One possible answer as to why we dream is that the brain is reenacting experiences and digesting important data. It gives us a visceral real-life experience, when in truth, it is not—which explains why the word means “deception” in Sanskrit. Dreams also clear our brains of unwanted noise and unnecessary information, as well as recur incessantly to reflect our innermost needs. Dream interpretation began with the Egyptians in 2000 B.C. with important findings captured on papyrus. They thought that dreams were symbolic and expressed opposites: happy dreams presaged unhappy events. Then came the ancient Greeks who used dreams as a form of diagnosis and treatment. The Senois of Malaysia used dreams to help them live better lives, resulting in improved emotional well-being. In the 19th century, Sigmund Freud treated his patients through dream analysis. When it comes to inventions, dreams have been a source of inspiration. In this way, dreams are important in understanding one’s life.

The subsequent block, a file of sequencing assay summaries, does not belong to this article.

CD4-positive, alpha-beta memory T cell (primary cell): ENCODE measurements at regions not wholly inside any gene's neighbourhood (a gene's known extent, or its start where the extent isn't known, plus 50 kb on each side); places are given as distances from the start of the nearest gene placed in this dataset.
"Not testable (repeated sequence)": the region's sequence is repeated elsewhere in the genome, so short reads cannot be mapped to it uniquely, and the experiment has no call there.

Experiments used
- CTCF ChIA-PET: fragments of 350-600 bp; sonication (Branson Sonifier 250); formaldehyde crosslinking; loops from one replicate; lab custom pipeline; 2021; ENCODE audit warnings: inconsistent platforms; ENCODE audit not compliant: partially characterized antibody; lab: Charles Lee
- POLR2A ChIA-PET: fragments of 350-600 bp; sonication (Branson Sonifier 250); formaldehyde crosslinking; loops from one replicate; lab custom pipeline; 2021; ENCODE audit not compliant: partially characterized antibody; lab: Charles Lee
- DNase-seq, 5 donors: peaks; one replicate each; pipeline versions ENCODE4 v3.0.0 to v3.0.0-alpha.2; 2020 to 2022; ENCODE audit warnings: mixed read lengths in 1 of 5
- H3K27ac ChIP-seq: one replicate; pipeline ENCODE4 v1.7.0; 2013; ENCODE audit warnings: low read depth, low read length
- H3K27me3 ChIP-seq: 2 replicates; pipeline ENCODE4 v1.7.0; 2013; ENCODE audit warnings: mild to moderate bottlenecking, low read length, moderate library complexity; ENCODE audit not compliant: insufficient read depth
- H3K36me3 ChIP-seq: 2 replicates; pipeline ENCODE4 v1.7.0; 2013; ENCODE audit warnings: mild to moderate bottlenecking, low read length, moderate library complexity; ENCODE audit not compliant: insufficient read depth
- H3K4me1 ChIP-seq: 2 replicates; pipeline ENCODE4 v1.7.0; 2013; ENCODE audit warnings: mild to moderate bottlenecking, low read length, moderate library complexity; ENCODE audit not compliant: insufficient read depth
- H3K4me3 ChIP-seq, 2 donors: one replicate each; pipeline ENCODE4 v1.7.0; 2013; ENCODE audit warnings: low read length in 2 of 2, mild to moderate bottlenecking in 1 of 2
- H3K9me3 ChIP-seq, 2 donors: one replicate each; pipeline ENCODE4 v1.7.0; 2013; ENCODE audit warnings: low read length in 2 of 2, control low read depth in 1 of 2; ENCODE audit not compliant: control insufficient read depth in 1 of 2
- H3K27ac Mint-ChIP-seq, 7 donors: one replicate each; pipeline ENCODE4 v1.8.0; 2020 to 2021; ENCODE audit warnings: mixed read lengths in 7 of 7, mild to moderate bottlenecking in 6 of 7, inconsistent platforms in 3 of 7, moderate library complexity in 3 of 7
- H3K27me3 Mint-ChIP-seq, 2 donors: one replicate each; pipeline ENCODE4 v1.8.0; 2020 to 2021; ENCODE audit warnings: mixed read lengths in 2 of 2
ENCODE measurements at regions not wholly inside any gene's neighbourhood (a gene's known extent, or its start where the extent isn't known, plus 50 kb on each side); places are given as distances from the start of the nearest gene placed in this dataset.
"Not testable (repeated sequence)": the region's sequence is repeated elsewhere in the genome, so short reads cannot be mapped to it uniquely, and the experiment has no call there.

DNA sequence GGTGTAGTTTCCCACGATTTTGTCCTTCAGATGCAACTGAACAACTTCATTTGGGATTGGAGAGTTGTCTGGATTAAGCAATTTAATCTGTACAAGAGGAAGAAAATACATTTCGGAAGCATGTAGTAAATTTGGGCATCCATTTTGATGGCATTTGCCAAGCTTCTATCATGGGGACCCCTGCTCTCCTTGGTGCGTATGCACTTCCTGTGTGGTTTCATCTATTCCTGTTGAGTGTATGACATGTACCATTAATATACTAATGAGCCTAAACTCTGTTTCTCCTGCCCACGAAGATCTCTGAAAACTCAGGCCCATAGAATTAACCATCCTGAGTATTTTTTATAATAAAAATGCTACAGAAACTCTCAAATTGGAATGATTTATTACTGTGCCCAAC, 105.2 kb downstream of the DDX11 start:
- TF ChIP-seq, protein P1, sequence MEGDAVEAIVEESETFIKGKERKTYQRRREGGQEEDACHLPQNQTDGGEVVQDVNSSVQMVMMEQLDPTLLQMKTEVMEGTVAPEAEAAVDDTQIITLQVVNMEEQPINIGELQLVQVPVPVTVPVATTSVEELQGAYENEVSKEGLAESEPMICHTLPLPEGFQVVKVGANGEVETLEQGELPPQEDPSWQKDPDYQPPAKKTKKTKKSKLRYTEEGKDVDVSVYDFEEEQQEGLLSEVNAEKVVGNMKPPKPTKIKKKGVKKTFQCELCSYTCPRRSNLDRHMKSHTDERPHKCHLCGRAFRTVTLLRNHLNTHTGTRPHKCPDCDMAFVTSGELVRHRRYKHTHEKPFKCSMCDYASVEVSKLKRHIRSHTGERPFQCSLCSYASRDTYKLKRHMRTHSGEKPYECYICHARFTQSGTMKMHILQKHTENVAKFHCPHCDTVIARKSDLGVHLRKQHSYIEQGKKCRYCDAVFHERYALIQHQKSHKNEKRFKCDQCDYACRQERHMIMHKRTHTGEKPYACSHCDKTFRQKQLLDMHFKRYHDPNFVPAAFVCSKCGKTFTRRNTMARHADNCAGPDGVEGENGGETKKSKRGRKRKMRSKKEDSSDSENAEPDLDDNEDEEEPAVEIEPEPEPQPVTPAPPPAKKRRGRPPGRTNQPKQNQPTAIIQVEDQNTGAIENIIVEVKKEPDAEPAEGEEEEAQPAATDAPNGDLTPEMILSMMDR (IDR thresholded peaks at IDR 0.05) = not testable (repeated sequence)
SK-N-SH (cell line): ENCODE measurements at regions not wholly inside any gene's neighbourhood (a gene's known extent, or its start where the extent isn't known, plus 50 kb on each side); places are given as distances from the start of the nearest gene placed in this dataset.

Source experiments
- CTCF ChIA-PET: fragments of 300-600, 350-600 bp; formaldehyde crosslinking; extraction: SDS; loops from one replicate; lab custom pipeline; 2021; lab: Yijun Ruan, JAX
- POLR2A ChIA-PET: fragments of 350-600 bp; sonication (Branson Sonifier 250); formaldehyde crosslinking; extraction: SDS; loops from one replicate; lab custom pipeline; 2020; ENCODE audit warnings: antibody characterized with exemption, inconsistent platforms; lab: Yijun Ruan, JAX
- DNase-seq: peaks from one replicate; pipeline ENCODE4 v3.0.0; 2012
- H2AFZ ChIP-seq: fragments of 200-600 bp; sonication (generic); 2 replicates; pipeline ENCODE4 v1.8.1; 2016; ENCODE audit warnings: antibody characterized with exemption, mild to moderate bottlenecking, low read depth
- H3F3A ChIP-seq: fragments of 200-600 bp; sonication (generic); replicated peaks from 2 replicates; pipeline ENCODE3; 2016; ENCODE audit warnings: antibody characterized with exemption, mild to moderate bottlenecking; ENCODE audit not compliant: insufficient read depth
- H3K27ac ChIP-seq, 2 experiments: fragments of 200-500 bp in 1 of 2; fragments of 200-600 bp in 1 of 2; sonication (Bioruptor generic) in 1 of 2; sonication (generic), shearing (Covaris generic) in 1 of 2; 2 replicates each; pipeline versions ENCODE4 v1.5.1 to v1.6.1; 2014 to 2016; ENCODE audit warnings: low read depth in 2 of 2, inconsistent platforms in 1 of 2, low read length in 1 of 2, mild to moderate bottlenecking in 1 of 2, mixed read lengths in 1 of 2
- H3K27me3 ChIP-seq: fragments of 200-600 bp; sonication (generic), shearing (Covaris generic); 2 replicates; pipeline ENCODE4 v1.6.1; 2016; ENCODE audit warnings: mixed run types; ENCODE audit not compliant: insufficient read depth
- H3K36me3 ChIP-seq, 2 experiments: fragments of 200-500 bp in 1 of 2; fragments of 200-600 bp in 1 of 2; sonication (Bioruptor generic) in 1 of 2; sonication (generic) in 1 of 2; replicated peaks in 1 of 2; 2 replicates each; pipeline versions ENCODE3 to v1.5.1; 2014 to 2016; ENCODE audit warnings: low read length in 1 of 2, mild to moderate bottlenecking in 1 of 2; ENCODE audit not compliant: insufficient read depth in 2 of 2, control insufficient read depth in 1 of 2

Lim Zhi Yi, Secondary Three
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This summary was written in response to the ‘O’ Levels 2009 exam, Question #13:
Summarize the various theories which have been put forward as to why we dream, and the way dreams have been interpreted and used over the centuries.